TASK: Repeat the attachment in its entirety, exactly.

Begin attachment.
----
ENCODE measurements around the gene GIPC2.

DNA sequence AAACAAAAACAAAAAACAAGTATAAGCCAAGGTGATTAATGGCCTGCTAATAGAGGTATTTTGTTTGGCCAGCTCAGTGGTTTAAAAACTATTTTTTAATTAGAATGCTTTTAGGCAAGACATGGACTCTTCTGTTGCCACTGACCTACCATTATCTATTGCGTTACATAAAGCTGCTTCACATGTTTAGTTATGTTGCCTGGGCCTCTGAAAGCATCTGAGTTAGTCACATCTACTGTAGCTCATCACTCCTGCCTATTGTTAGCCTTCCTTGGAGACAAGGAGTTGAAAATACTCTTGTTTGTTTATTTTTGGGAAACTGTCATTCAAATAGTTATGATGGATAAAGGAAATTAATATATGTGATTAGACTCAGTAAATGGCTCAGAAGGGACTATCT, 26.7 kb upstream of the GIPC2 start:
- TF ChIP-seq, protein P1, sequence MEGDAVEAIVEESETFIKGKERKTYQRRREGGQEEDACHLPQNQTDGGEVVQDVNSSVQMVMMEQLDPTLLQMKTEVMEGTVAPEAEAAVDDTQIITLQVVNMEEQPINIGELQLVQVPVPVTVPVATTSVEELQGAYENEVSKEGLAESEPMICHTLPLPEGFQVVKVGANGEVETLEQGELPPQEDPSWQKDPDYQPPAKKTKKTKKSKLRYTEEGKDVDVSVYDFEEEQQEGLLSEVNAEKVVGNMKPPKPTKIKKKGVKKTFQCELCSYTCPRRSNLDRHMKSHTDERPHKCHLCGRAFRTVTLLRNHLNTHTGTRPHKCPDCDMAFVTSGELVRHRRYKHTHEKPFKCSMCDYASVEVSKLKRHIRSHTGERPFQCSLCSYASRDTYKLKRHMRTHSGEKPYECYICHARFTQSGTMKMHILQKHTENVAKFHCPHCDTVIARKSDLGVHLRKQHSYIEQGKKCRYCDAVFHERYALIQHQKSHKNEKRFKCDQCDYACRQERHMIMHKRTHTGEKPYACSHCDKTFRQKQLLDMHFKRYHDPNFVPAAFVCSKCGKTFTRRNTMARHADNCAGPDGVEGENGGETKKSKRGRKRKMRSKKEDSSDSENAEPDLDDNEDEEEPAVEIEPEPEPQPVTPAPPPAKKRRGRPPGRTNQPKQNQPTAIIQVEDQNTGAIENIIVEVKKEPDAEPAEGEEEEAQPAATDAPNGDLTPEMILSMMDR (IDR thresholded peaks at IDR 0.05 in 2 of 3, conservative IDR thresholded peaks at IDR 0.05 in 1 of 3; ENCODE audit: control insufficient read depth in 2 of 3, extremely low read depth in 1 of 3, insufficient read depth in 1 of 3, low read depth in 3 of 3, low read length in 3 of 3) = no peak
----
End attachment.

ENCODE measurements around the gene GIPC2.

DNA sequence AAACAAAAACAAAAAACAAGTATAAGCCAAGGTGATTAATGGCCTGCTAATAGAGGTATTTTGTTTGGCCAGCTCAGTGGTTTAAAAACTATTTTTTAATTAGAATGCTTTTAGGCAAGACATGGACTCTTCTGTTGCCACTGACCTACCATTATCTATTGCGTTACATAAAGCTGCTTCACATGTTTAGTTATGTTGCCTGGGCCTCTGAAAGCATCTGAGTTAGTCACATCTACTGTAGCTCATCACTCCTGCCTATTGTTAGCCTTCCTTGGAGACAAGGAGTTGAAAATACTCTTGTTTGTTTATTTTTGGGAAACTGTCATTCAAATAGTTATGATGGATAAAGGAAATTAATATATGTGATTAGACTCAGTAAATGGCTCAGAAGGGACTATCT, 26.7 kb upstream of the GIPC2 start:
- TF ChIP-seq, protein P1, sequence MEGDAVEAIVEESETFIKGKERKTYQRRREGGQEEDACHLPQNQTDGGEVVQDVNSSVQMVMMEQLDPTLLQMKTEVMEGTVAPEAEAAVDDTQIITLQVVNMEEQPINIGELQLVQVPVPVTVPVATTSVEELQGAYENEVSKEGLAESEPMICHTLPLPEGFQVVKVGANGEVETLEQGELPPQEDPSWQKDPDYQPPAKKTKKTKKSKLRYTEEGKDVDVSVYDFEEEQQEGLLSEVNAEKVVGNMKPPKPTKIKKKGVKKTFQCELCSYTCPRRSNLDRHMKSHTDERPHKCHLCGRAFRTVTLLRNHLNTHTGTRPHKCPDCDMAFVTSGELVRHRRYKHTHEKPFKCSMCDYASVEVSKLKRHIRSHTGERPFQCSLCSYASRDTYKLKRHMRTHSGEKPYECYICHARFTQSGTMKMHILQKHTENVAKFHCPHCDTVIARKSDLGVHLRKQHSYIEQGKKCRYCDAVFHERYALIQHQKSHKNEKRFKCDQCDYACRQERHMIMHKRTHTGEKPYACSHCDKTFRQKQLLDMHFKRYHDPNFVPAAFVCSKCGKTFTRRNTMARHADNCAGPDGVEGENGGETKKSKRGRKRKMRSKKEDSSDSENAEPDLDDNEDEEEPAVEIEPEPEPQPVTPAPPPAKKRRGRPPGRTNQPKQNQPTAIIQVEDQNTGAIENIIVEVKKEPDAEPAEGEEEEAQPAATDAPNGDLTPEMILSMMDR (IDR thresholded peaks at IDR 0.05 in 2 of 3, conservative IDR thresholded peaks at IDR 0.05 in 1 of 3; ENCODE audit: control insufficient read depth in 2 of 3, extremely low read depth in 1 of 3, insufficient read depth in 1 of 3, low read depth in 3 of 3, low read length in 3 of 3) = no peak